Passage: Exodus 21:28–32
Speaker: Mitch Kim
Series: Coming Home – A Journey Through Exodus
What do we do with a passage that talks about an ox that gores? Most of us have not even seen an ox, let alone own an ox! We have to understand the significance of these types of commands in their original context. And as we compare this text to similar texts in its context we see that because people matter, we take responsibility for others, so a ransom must be paid for our sin.
First we see that people matter (Exod 21:28, 31–32). In the Code of Hammurabi, when an ox gores a person, the owner of the ox can go free. Only the wealthy own oxen; poor people cannot afford them. Often the law takes the side of the rich and powerful, but in this case the law protects the poor from the privilege of the powerful. Even when a heavy price is paid, this is important because people matter more than their position; there is no laxity because of privilege.
Because people matter, we take responsibility for others (Exod 21:29). In the code of Hammurabi, the owner of an ox that gores is fined only a 1/2 piece of silver. Here the price is far higher: the ox must be stoned for a one-time goring, and the ox and its owner must both be put to death for an ox that is accustomed to goring. This sense of responsibility extends to taking responsibility for accidents (21:33–36), theft (22:1), grazing (22:5), fires (22:6), and items that we keep for others (22:7–13), and things that we borrow (22:14). Our actions matter.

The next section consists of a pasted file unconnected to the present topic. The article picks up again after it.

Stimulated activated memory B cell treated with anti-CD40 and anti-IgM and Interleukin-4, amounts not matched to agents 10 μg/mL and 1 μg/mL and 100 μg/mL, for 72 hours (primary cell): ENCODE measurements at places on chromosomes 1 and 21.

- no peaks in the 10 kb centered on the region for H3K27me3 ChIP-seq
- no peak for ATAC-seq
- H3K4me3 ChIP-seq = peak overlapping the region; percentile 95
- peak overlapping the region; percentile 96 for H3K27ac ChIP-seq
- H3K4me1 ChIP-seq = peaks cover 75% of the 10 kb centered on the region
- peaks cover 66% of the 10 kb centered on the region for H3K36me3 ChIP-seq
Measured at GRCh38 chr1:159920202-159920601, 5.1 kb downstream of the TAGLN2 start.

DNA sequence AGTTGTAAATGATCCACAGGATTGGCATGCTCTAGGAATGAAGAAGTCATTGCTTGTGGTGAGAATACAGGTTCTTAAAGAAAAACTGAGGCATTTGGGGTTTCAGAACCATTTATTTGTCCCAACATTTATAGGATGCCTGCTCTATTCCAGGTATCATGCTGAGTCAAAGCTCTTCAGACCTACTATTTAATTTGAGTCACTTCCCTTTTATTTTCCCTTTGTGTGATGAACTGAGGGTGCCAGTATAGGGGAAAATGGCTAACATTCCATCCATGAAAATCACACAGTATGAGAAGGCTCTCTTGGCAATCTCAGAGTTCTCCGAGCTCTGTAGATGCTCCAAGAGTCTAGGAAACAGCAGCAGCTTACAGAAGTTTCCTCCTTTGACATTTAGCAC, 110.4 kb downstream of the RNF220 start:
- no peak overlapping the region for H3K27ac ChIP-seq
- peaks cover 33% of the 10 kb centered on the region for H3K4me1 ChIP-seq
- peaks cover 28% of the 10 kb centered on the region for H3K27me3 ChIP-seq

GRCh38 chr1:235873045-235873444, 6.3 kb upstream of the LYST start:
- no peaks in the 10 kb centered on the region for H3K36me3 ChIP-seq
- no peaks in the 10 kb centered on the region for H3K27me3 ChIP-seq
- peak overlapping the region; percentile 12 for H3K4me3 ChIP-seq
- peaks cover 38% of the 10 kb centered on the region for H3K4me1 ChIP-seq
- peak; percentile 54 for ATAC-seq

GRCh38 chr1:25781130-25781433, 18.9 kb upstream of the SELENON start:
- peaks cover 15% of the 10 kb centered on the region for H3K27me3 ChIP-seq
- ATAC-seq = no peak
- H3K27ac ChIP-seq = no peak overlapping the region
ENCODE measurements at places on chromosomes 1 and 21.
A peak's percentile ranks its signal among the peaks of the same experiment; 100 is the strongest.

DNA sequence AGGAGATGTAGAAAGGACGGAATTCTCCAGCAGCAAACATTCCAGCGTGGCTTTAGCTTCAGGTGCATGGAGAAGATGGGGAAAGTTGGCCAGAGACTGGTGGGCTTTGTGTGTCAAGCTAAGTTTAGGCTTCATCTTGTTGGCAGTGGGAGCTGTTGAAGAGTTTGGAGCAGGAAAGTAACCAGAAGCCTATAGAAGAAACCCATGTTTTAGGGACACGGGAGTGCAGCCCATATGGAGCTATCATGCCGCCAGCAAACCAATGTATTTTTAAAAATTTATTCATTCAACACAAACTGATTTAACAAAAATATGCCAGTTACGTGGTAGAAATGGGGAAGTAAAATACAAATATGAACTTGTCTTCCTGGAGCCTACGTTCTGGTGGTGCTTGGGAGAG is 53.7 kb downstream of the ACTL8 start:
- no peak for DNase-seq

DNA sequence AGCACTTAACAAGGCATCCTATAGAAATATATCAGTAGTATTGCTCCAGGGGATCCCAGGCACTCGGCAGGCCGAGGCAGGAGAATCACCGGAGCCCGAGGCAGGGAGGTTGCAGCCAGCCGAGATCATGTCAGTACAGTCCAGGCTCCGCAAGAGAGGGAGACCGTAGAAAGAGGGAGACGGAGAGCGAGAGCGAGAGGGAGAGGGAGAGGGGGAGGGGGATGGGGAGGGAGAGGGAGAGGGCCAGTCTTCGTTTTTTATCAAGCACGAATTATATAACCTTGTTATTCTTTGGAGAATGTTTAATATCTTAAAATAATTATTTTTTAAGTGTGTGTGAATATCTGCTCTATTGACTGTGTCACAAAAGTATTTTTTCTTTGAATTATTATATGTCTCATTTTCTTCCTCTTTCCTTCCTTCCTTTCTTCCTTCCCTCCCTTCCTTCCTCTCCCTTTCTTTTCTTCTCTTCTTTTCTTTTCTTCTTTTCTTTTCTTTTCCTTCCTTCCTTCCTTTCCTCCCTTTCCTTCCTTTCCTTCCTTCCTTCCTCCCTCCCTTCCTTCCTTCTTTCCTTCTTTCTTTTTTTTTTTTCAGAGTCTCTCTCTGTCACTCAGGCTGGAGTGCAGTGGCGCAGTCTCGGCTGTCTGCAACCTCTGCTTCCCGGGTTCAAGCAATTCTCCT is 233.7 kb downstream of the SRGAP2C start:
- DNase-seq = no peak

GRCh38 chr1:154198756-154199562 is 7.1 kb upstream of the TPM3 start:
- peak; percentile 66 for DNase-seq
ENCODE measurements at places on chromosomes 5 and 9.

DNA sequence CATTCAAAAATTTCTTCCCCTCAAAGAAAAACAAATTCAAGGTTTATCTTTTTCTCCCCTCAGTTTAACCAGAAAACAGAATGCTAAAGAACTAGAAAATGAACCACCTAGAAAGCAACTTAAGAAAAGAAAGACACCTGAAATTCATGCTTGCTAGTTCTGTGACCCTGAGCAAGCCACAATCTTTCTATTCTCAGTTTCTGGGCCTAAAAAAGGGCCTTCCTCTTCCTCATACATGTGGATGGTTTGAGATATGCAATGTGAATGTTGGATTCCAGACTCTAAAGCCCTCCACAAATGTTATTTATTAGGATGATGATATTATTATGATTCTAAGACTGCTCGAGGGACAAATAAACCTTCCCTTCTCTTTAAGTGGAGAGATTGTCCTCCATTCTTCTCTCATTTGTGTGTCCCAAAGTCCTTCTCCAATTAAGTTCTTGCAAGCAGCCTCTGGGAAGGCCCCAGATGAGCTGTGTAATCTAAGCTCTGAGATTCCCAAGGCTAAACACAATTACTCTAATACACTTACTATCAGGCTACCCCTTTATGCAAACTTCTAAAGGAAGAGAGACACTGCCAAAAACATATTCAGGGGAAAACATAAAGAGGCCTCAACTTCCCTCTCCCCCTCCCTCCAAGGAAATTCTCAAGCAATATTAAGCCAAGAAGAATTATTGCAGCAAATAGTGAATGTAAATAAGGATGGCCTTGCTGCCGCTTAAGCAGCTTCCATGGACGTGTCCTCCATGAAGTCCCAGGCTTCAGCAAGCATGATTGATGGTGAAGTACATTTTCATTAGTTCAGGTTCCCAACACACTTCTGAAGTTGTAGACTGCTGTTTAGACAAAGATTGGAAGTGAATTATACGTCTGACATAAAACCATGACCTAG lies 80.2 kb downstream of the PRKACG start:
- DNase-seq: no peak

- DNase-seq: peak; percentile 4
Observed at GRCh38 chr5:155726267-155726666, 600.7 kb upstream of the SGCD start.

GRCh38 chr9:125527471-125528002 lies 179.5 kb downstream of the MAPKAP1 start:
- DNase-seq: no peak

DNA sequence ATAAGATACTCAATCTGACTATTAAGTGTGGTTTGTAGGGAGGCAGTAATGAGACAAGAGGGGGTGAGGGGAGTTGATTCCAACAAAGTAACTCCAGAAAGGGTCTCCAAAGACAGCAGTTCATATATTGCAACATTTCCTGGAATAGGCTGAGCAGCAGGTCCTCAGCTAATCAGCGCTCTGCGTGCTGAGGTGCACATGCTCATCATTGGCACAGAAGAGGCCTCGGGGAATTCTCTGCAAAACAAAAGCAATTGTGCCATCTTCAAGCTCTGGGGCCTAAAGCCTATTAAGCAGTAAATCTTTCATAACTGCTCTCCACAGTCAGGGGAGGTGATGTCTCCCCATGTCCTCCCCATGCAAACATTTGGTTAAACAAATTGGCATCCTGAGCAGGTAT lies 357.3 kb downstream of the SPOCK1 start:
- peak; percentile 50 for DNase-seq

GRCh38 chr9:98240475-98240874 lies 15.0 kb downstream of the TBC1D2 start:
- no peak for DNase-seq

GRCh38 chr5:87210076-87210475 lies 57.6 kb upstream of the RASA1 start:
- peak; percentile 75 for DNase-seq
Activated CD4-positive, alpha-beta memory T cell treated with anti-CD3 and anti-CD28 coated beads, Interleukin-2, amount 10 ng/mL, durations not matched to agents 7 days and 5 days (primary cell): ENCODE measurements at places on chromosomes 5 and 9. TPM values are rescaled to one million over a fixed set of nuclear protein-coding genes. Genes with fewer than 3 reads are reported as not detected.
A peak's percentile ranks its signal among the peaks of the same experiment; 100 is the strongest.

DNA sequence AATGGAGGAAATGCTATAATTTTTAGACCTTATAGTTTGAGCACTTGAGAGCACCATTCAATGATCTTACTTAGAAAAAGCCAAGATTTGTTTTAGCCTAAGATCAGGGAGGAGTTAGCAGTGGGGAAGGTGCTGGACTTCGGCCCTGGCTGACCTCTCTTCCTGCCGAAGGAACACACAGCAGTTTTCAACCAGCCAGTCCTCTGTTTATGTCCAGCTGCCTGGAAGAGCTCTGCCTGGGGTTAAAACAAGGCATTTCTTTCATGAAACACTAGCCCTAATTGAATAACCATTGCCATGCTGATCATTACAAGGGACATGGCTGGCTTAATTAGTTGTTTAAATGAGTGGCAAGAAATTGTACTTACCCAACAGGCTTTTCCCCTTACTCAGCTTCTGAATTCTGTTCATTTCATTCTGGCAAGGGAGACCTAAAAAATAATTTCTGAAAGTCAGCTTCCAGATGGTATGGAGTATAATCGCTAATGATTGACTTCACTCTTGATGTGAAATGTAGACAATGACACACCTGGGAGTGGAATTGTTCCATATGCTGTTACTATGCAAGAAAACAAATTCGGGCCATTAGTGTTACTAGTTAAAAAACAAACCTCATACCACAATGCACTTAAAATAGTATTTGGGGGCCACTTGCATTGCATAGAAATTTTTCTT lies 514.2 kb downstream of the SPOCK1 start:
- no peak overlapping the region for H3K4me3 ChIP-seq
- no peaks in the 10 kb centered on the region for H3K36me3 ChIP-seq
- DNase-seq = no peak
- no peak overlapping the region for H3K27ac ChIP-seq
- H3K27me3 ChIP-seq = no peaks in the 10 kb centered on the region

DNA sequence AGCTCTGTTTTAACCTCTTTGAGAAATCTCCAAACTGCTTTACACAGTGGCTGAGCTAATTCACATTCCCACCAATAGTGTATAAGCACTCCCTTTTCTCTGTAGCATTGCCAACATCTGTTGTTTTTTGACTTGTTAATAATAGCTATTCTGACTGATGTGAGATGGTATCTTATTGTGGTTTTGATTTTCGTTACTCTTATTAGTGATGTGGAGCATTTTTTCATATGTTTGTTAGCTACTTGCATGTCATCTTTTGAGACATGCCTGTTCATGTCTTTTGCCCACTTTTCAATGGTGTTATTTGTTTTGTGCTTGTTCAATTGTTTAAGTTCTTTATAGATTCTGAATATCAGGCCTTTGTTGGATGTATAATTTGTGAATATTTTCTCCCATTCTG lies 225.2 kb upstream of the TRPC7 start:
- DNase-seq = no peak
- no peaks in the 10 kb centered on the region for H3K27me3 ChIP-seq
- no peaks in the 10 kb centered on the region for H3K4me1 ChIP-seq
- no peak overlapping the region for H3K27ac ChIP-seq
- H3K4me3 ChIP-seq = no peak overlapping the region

And as we take responsibility for others, a ransom can be paid for our sin (Exod 21:30). Sometimes our sin demands death— when an owner fails to curb his ox that is accustomed to goring, for example. Yet here a ransom can be paid for the redemption of his life (21:30). Interestingly all the people of God have committed a sin that is worthy of death, and so a ransom for all people is demanded for all people (30:12). This reminds us that all of us must be redeemed. And that is why Jesus Christ, our Passover Lamb, came — God sent a ransom for us from a futile way of life that we might be bought back not with silver and gold but the precious blood of a lamb without blemish or spot, Jesus Christ (1 Pet 1:18–19). And because of this ransom, we can stand without shame.
So what? We are to reflect the God who restores what sin destroys. This means that people matter over positions of power, so we take responsibility for our actions. Sometimes the burden of God’s standards feel impossible. Yet God’s standards are only achievable by God’s grace. So let us not shrink back from striving to live out his standards; as we strive we realize more deeply our need for his grace. And by that grace we show make the God of restoration known.